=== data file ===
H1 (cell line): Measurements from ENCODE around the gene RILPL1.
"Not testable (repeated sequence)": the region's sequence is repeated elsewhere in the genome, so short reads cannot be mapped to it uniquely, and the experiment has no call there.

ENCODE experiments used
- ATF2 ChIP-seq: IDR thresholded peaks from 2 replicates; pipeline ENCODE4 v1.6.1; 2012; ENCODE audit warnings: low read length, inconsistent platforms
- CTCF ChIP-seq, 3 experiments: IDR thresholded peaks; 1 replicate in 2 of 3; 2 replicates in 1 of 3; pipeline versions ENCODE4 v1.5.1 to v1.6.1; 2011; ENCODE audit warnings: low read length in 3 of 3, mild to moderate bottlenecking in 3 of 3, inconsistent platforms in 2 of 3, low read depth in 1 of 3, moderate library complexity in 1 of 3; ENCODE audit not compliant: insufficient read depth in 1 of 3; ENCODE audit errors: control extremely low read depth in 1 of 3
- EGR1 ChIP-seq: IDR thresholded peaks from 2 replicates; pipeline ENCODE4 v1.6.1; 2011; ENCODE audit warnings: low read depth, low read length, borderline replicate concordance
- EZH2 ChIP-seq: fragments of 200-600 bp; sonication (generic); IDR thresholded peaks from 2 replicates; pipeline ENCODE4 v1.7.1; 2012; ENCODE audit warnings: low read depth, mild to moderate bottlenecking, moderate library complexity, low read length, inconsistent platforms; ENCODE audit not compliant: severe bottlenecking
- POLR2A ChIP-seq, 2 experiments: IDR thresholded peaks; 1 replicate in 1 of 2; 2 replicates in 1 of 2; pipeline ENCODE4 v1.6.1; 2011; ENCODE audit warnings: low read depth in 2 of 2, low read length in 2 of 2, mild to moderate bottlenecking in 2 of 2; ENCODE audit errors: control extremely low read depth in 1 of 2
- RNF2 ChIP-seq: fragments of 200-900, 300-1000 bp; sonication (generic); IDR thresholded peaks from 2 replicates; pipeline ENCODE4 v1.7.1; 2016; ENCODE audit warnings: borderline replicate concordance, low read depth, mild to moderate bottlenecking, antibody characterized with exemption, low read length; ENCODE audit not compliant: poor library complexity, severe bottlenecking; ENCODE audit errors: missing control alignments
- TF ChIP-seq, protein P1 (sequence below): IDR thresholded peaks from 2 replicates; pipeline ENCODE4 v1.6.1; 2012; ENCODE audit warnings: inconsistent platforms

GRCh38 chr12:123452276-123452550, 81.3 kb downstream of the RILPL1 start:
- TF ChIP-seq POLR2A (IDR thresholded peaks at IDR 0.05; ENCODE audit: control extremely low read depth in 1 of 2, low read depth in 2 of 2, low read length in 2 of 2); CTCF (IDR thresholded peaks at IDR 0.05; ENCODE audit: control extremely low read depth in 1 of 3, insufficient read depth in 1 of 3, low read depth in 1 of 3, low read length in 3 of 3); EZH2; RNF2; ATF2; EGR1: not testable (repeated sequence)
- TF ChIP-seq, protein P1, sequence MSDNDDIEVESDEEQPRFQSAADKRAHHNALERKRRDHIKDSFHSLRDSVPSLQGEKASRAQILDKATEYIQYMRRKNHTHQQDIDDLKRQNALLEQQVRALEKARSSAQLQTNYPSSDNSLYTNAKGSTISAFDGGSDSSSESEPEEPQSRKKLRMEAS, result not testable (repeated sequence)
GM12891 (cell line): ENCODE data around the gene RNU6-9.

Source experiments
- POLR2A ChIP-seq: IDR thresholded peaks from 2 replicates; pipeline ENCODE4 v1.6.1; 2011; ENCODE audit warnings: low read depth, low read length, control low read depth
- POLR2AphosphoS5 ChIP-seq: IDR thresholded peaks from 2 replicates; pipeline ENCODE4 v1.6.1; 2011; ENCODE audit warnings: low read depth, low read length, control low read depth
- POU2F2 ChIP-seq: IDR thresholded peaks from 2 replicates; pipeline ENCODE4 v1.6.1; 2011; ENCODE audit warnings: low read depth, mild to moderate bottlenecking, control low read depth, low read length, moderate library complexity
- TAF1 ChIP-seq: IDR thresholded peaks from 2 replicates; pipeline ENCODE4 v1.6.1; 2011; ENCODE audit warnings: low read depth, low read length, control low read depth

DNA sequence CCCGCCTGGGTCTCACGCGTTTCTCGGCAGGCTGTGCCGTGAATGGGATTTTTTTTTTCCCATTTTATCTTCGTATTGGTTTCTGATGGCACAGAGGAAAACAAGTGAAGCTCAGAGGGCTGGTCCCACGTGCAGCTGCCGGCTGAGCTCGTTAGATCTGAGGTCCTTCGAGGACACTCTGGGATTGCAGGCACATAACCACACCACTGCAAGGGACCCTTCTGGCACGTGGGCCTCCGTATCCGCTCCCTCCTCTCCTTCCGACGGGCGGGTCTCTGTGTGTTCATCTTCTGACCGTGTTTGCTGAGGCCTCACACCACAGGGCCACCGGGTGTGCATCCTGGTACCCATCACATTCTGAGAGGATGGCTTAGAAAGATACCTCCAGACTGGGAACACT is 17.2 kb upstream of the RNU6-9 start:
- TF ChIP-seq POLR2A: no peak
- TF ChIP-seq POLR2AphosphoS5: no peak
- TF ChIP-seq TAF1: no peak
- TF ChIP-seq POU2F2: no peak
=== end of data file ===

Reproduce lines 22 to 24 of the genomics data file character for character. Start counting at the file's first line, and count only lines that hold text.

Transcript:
- TF ChIP-seq POLR2AphosphoS5: no peak
- TF ChIP-seq TAF1: no peak
- TF ChIP-seq POU2F2: no peak